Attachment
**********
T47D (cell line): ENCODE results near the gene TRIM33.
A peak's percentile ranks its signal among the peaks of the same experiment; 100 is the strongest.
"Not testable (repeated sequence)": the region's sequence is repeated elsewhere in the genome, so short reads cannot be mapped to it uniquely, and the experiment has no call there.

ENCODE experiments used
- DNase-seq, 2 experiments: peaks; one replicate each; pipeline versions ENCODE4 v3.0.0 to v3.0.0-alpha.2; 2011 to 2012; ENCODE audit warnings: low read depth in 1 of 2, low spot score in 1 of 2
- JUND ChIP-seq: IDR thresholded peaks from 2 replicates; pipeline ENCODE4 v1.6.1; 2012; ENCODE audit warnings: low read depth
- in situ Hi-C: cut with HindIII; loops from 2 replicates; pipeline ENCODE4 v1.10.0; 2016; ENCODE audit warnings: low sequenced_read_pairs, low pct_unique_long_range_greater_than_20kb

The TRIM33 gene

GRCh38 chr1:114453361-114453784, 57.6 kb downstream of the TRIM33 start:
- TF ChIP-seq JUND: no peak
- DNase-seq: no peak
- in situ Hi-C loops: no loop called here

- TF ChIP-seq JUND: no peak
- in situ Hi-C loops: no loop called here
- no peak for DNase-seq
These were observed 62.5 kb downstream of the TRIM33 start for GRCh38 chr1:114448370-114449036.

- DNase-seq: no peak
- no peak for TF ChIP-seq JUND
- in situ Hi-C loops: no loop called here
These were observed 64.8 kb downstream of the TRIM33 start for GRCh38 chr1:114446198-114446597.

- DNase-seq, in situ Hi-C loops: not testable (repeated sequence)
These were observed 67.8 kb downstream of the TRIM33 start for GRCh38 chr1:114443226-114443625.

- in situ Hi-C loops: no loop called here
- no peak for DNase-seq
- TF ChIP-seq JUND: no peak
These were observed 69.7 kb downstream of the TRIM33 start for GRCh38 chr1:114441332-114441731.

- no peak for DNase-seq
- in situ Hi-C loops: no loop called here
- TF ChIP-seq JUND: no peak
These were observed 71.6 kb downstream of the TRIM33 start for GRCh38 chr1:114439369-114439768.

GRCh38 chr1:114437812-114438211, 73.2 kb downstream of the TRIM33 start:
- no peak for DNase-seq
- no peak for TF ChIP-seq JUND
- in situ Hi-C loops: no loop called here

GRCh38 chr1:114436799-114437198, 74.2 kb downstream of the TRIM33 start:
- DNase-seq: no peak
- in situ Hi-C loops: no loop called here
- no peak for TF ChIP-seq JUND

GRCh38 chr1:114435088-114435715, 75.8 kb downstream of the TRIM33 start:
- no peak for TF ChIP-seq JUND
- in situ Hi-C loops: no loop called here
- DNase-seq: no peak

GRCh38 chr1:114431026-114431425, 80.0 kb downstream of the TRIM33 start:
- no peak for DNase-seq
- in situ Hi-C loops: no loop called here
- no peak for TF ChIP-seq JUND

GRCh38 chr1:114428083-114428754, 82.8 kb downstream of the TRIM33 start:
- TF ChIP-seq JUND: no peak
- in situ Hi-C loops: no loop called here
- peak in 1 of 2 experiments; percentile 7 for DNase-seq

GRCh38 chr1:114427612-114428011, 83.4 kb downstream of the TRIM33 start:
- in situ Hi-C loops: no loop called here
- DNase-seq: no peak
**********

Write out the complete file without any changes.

T47D (cell line): ENCODE results near the gene TRIM33.
A peak's percentile ranks its signal among the peaks of the same experiment; 100 is the strongest.
"Not testable (repeated sequence)": the region's sequence is repeated elsewhere in the genome, so short reads cannot be mapped to it uniquely, and the experiment has no call there.

ENCODE experiments used
- DNase-seq, 2 experiments: peaks; one replicate each; pipeline versions ENCODE4 v3.0.0 to v3.0.0-alpha.2; 2011 to 2012; ENCODE audit warnings: low read depth in 1 of 2, low spot score in 1 of 2
- JUND ChIP-seq: IDR thresholded peaks from 2 replicates; pipeline ENCODE4 v1.6.1; 2012; ENCODE audit warnings: low read depth
- in situ Hi-C: cut with HindIII; loops from 2 replicates; pipeline ENCODE4 v1.10.0; 2016; ENCODE audit warnings: low sequenced_read_pairs, low pct_unique_long_range_greater_than_20kb

The TRIM33 gene

GRCh38 chr1:114453361-114453784, 57.6 kb downstream of the TRIM33 start:
- TF ChIP-seq JUND: no peak
- DNase-seq: no peak
- in situ Hi-C loops: no loop called here

- TF ChIP-seq JUND: no peak
- in situ Hi-C loops: no loop called here
- no peak for DNase-seq
These were observed 62.5 kb downstream of the TRIM33 start for GRCh38 chr1:114448370-114449036.

- DNase-seq: no peak
- no peak for TF ChIP-seq JUND
- in situ Hi-C loops: no loop called here
These were observed 64.8 kb downstream of the TRIM33 start for GRCh38 chr1:114446198-114446597.

- DNase-seq, in situ Hi-C loops: not testable (repeated sequence)
These were observed 67.8 kb downstream of the TRIM33 start for GRCh38 chr1:114443226-114443625.

- in situ Hi-C loops: no loop called here
- no peak for DNase-seq
- TF ChIP-seq JUND: no peak
These were observed 69.7 kb downstream of the TRIM33 start for GRCh38 chr1:114441332-114441731.

- no peak for DNase-seq
- in situ Hi-C loops: no loop called here
- TF ChIP-seq JUND: no peak
These were observed 71.6 kb downstream of the TRIM33 start for GRCh38 chr1:114439369-114439768.

GRCh38 chr1:114437812-114438211, 73.2 kb downstream of the TRIM33 start:
- no peak for DNase-seq
- no peak for TF ChIP-seq JUND
- in situ Hi-C loops: no loop called here

GRCh38 chr1:114436799-114437198, 74.2 kb downstream of the TRIM33 start:
- DNase-seq: no peak
- in situ Hi-C loops: no loop called here
- no peak for TF ChIP-seq JUND

GRCh38 chr1:114435088-114435715, 75.8 kb downstream of the TRIM33 start:
- no peak for TF ChIP-seq JUND
- in situ Hi-C loops: no loop called here
- DNase-seq: no peak

GRCh38 chr1:114431026-114431425, 80.0 kb downstream of the TRIM33 start:
- no peak for DNase-seq
- in situ Hi-C loops: no loop called here
- no peak for TF ChIP-seq JUND

GRCh38 chr1:114428083-114428754, 82.8 kb downstream of the TRIM33 start:
- TF ChIP-seq JUND: no peak
- in situ Hi-C loops: no loop called here
- peak in 1 of 2 experiments; percentile 7 for DNase-seq

GRCh38 chr1:114427612-114428011, 83.4 kb downstream of the TRIM33 start:
- in situ Hi-C loops: no loop called here
- DNase-seq: no peak